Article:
Last March’s MPI Forum meeting was the last meeting to get a “formal reading” of proposals into MPI-3. Some were quite controversial. Some ended up being withdrawn before the next meeting.
This week’s Forum meeting in Japan saw the first vote (out of two) for each the surviving proposals from the March meeting (see the full voting results here). Some continued to be quite controversial. Some didn’t survive their first votes (doh!). Others narrowly survived.
Here’s a summary of some of the users-will-care-about-these proposals, and how they fared: Read More »
Tags: HPC, mpi, MPI-3
A few people have made remarks to me about the pair of CCI guest blog entries from Scott Atchley of Oak Ridge (entry 1, entry 2) indicating that they didn’t quite “get it”. So let me try to put Scott’s words in concrete terms…
CCI is an API that represents a unification of low-level “native” network APIs. Specifically: many network vendors are doing essentially the same things in their low-level “native” network APIs. In the HPC world, MPI hides all these different low-level APIs. But there are real-world non-HPC apps out there that need extreme network performance, and therefore write their own unification layers for verbs, portals, MX, …etc. Ick!
So why don’t we unify all these low-level native network APIs?
NOTE: This is quite similar to how we unified the high-level network APIs into MPI.
Two other key facts are important to realize here: Read More »
Tags: CCI, HPC
Marking the end of over 2 years of active development, the Open MPI project has released a new “stable” series of releases starting with v1.6.
Specifically, Open MPI maintains two concurrent release series:
- Odd number releases are “feature development” releases (e.g., 1.5.x). They’re considered to be stable and test, but not yet necessarily “mature” (i.e., have lots of real-world usage to shake out bugs). New features are added over the life of feature development releases.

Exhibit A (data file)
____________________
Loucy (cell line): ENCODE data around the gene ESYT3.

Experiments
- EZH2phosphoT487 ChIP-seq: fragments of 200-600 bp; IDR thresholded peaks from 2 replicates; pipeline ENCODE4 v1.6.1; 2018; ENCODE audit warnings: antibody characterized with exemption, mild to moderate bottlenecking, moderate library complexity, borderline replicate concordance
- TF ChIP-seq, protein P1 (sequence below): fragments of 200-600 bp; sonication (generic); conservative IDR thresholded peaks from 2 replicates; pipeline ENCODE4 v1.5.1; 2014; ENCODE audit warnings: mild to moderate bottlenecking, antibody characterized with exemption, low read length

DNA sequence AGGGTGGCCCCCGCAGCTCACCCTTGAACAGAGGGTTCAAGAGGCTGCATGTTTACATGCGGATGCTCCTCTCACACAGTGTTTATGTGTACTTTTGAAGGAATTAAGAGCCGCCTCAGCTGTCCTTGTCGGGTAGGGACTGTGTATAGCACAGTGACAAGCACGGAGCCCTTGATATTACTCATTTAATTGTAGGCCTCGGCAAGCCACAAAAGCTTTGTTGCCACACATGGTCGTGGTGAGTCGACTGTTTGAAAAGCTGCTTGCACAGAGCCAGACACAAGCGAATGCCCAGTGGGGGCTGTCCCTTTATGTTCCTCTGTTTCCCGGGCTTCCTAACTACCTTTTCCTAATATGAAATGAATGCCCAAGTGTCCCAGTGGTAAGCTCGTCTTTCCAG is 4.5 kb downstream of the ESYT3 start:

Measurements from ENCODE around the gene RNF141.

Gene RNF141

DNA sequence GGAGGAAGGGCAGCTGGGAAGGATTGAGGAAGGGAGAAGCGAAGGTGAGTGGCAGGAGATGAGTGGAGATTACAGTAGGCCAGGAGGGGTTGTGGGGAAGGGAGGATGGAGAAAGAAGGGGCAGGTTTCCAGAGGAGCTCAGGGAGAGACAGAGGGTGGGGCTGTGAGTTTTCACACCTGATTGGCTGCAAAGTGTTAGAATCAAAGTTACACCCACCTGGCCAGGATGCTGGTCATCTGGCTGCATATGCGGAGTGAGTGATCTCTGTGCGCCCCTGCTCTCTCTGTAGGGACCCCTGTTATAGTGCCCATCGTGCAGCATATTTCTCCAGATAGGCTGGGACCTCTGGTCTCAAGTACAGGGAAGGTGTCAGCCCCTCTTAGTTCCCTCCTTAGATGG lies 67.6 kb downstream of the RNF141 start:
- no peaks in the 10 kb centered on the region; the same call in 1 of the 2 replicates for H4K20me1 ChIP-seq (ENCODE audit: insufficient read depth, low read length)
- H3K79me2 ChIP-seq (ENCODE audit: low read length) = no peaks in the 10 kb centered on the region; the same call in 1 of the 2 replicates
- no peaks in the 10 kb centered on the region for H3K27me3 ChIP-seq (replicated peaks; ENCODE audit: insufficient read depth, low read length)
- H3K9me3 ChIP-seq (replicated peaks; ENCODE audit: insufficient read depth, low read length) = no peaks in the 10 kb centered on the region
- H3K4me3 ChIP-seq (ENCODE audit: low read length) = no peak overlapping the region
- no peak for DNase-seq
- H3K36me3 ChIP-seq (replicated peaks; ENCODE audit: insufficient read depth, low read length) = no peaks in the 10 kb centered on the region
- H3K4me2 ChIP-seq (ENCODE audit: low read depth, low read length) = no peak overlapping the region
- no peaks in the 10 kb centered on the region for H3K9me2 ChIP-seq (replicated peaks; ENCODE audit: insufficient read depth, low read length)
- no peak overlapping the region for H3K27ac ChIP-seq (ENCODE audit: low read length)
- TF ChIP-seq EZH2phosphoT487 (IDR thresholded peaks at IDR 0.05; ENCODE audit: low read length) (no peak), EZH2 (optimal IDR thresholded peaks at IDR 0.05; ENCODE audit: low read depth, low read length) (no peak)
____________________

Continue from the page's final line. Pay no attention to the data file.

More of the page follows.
- Even number releases are “super stable” releases (e.g., 1.6.x). After enough time, feature development releases transition into super stable releases — the new functionality has been vetted by enough real world usage to be considered stable enough for production sites.
Conceptually, it looks like this:
Tags: HPC, mpi
It’s finally out! The Architecture of Open Source Applications, Volume II, is now available in dead tree form (PDFs will be available for sale soon, I’m told).
Additionally, all content from the book will also be freely available on aosabook.org next week sometime (!).
But know this: all royalties from the sales of this book go to Amnesty International. So buy a copy; it’s for a good cause.
Both volumes 1 and 2 are excellent educational material for seeing how other well-known open source applications have been architected. What better way to learn than to see how successful, widely-used open source software packages were designed? Even better, after you read about each package, you can go look at the source code itself to further grok the issues.
Read More »
Tags: HPC, mpi, Open MPI, open source
Today we feature part 2 of 2 in a deep-dive guest post from Scott Atchley, HPC Systems Engineer in the Technology Integration Group at Oak Ridge National Laboratory.
Given the goals described in part 1, we are developing the Common Communication Interface (CCI) as an open-source project for use by any application that needs a NAL. Note that CCI does not replace MPI since it does not provide matching or collectives. But it can be used by an MPI, probably as its NAL (likewise by a parallel file system). For applications that rely on the sockets API, it can provide improved performance when run on systems with high-performance interconnects and fall back on actual sockets when not.
How does the CCI design meet the previously-described criteria for a new NAL?
Read More »
Tags: CCI, HPC